I'm in the midst of a religious debate with a Christian who claims that the following phrase is NOT religious:
I claimed that opposition to birth control is PURELY religious. He claimed that he could conceive of an atheist who believed that "every possible human being had a right to exist and we had no right to block the chance" and would therefore oppose birth control for reasons that are NOT religious.
There is some question whether one can conceive of self contradictions. Just because you can form a sentence embodying a contradiction doesn't mean you can conceive of it beyond the mere words. Take "the spherical cube which is sitting on that table." You can imagine a table but what do you see in your mind as to the object sitting on it. Chances are, if you can picture anything in your mind it is an object that oscillates between being a discrete sphere and a discrete cube. It might be argued that with additional dimensions something like a spherical cube might be possible, but you still have the problem of picturing it in your mind.
That was my first response to him! Pretty much along the lines of, "You've already shown that you have no problem conceiving of a giant telekinetic invisible humanoid that rules the world..."
I didn't think they existed either, but they do.
However, I will note that he was only against pills, IUD's, emergency contraception, implants, patches, and any forms that allow possible fertilization of an egg but not implantation. An atheist can certainly believe that personhood begins at conception and fertilized eggs deserve all basic rights to exist therefore most birth control = murder.
While I'm sure most atheists would fall into the so-called pro-choice camp, the two topics are totally disconnected. There is nothing about opposing abortion that is inconsistent with a lack of belief in a theistic deity.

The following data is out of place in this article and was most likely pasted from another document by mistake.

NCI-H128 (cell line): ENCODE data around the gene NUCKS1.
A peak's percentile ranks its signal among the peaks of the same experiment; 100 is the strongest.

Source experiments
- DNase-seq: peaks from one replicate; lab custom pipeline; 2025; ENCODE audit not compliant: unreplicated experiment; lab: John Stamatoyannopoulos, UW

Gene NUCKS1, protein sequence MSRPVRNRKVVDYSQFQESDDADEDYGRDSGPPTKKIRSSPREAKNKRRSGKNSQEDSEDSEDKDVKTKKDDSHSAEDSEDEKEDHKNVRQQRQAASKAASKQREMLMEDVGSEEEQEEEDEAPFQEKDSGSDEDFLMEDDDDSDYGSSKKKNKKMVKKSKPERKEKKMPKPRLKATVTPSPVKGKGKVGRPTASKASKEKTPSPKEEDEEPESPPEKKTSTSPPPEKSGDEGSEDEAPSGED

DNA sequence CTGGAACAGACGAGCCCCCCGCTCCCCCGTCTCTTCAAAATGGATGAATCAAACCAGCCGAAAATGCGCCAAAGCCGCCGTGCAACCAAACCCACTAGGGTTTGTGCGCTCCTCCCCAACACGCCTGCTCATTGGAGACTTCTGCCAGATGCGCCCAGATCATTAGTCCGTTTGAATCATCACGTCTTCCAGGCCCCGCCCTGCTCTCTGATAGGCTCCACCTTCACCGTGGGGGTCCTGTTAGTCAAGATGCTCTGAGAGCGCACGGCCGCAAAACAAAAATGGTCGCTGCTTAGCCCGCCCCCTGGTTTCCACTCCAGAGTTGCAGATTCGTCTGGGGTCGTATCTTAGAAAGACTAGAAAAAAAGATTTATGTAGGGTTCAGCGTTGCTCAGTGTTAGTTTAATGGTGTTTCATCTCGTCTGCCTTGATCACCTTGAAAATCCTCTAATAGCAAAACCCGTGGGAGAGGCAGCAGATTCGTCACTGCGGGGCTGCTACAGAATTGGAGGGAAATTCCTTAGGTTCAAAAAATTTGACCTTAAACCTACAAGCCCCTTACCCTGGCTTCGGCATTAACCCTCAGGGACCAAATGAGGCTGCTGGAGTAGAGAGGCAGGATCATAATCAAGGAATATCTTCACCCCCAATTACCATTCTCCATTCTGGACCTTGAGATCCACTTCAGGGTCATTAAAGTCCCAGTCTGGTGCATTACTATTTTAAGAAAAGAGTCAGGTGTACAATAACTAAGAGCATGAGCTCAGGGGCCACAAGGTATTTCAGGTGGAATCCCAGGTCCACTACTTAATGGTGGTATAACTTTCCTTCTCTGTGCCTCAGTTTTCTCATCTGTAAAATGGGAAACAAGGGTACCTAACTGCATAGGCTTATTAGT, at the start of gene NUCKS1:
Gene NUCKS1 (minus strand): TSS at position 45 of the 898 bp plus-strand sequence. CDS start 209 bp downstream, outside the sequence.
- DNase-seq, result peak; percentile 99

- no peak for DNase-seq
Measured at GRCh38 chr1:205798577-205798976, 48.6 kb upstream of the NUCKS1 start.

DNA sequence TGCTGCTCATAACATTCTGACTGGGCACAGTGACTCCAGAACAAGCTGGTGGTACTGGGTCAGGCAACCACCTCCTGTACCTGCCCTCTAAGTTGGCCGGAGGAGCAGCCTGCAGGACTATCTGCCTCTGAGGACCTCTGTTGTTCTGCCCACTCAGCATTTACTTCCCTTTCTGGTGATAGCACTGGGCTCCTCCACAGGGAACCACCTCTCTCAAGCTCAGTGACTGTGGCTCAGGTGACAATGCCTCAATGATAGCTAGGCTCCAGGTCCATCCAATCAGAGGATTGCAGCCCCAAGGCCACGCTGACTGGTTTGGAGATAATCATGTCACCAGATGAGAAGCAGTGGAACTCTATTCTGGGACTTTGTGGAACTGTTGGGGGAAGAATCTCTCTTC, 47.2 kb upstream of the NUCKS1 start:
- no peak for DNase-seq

The question was whether or not an atheist could believe that a potential human had the right to exist and would oppose birth control for non religious reasons. The answer is yes and one non-religious reason is strong opposition to abortive methods of birth control. How exactly are those two topics disconnected?
I was saying only that being an atheist doesn't necessarily imply a position one way or the other on abortion, which is a totally different question. Similarly, not all theists are opposed to abortion. There is the disconnection.
Your responses seem to imply that I claimed opposition to abortion is inconsistent with atheism when I actually stated the opposite as a logical reason why an atheist might oppose birth control. I also cited an example of one such atheist on this very site to answer to the title question of this post.
I didn't claim being an atheist or theist necessarily implies a position one way or another on abortion.
No fighting you two! I'll turn this thread right around!
I repeat: I was saying only that being an atheist doesn't necessarily imply a position one way or the other on abortion, which is a totally different question. Similarly, not all theists are opposed to abortion. There is the disconnection.
We don't disagree.